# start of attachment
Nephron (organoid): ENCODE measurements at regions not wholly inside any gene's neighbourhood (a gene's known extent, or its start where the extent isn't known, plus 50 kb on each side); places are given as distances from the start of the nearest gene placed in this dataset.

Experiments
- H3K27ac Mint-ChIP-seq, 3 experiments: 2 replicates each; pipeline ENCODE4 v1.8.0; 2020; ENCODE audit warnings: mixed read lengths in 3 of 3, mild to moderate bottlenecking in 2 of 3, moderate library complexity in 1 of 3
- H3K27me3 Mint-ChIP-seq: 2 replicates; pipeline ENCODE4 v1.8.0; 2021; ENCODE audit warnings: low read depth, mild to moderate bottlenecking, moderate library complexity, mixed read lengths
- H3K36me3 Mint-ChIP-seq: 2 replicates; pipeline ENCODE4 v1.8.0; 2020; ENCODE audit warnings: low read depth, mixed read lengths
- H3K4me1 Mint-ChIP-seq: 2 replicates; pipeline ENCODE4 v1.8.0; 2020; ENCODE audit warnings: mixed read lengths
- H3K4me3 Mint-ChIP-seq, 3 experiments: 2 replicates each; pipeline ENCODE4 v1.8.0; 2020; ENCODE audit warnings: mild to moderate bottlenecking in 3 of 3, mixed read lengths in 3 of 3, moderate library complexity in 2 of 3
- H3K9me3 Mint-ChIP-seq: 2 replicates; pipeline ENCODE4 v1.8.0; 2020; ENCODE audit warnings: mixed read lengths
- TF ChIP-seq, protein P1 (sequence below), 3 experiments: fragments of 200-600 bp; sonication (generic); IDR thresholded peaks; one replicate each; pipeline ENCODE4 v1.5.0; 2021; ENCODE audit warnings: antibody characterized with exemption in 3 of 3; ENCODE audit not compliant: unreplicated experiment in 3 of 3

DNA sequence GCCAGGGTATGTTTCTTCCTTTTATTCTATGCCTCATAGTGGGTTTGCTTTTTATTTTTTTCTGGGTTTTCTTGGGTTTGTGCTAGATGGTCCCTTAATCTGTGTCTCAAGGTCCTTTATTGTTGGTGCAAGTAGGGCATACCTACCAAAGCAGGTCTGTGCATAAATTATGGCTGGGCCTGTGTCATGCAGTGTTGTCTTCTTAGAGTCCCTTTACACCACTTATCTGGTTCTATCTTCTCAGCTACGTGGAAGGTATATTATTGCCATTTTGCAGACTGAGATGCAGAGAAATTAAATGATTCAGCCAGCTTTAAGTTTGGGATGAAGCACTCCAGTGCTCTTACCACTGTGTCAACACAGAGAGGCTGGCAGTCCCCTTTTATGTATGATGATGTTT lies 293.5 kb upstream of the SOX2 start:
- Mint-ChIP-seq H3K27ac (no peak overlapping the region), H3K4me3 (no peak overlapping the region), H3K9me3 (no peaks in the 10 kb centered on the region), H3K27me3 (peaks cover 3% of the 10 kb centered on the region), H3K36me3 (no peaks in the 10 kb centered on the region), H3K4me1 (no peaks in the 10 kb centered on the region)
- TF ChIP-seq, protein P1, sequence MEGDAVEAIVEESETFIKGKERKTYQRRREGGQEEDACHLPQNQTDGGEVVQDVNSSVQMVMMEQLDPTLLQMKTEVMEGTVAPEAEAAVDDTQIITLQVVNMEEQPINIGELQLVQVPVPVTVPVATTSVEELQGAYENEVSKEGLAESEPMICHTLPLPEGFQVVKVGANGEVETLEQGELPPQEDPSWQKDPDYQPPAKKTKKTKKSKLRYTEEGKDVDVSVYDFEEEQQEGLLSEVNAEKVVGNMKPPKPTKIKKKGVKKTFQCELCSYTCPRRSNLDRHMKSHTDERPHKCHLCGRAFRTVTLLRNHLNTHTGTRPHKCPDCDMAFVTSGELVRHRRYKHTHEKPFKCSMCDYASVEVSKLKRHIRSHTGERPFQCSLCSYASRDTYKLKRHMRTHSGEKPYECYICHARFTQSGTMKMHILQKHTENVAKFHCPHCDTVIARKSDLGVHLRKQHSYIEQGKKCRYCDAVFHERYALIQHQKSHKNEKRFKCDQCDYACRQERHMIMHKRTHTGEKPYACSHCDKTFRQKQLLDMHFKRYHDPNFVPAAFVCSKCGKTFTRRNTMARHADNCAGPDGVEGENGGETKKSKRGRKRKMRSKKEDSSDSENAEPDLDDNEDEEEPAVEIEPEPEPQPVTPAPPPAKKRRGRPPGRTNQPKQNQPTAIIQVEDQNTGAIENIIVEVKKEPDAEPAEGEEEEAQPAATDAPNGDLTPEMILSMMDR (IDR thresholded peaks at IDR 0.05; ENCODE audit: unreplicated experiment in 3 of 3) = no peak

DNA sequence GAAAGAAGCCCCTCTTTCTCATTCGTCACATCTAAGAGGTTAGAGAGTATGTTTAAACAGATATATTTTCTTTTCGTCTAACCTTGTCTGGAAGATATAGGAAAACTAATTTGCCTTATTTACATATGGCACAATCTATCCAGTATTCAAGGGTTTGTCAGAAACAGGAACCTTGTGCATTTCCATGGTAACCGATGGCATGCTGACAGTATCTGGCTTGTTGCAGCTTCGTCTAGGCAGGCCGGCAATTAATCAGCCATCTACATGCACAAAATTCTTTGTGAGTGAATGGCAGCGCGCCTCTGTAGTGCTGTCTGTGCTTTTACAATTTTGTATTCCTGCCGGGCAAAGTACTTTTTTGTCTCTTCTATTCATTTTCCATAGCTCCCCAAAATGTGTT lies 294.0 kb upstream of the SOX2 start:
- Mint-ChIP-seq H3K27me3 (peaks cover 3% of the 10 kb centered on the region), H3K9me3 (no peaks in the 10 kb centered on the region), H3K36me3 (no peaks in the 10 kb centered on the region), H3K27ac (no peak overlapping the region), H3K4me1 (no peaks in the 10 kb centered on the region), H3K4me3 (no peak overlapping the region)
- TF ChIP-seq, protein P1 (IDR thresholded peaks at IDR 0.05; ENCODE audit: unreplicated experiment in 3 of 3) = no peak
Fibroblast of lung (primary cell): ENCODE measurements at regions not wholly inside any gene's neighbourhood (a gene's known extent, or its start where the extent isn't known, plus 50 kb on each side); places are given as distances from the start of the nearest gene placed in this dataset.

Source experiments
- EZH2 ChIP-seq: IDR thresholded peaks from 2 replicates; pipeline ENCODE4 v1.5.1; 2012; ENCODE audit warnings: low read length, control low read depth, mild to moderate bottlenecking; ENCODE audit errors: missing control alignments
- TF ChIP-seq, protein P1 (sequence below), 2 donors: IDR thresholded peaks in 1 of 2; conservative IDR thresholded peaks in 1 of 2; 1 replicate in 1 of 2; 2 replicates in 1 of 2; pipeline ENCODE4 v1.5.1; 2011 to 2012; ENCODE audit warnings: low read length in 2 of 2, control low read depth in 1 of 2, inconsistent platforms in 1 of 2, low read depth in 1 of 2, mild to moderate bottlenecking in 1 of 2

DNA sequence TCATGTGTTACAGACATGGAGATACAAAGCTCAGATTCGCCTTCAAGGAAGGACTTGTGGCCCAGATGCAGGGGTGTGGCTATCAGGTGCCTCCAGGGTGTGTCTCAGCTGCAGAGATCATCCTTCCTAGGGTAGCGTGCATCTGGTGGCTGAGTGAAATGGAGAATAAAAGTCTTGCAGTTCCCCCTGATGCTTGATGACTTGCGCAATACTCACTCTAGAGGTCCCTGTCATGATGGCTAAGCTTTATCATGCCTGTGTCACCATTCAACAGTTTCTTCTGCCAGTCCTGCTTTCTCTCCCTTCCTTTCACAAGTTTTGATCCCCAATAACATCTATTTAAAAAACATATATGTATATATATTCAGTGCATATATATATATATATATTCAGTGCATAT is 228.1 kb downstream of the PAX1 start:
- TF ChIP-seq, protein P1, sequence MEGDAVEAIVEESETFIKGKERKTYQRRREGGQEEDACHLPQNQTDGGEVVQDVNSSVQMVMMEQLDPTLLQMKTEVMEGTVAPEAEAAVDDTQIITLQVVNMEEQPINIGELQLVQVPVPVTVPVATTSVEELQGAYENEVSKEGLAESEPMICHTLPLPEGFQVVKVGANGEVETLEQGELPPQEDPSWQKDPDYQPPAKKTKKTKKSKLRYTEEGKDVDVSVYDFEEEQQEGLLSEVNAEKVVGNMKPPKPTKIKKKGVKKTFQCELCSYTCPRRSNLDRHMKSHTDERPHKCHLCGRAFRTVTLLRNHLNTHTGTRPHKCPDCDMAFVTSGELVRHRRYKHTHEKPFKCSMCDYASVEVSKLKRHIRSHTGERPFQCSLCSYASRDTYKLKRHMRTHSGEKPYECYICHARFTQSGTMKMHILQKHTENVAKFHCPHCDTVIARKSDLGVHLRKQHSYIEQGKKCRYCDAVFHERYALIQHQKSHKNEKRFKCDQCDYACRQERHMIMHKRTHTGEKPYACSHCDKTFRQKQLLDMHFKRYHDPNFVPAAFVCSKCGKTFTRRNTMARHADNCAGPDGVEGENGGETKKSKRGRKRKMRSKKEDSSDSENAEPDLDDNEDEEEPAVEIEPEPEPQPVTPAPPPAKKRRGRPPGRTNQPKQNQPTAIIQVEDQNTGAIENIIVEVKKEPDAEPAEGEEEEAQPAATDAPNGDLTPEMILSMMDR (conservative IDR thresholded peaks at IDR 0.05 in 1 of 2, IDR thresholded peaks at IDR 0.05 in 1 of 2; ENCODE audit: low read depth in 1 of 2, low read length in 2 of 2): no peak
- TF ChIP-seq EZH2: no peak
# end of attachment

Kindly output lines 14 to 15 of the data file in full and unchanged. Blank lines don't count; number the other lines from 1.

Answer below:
- Mint-ChIP-seq H3K27me3 (peaks cover 3% of the 10 kb centered on the region), H3K9me3 (no peaks in the 10 kb centered on the region), H3K36me3 (no peaks in the 10 kb centered on the region), H3K27ac (no peak overlapping the region), H3K4me1 (no peaks in the 10 kb centered on the region), H3K4me3 (no peak overlapping the region)
- TF ChIP-seq, protein P1 (IDR thresholded peaks at IDR 0.05; ENCODE audit: unreplicated experiment in 3 of 3) = no peak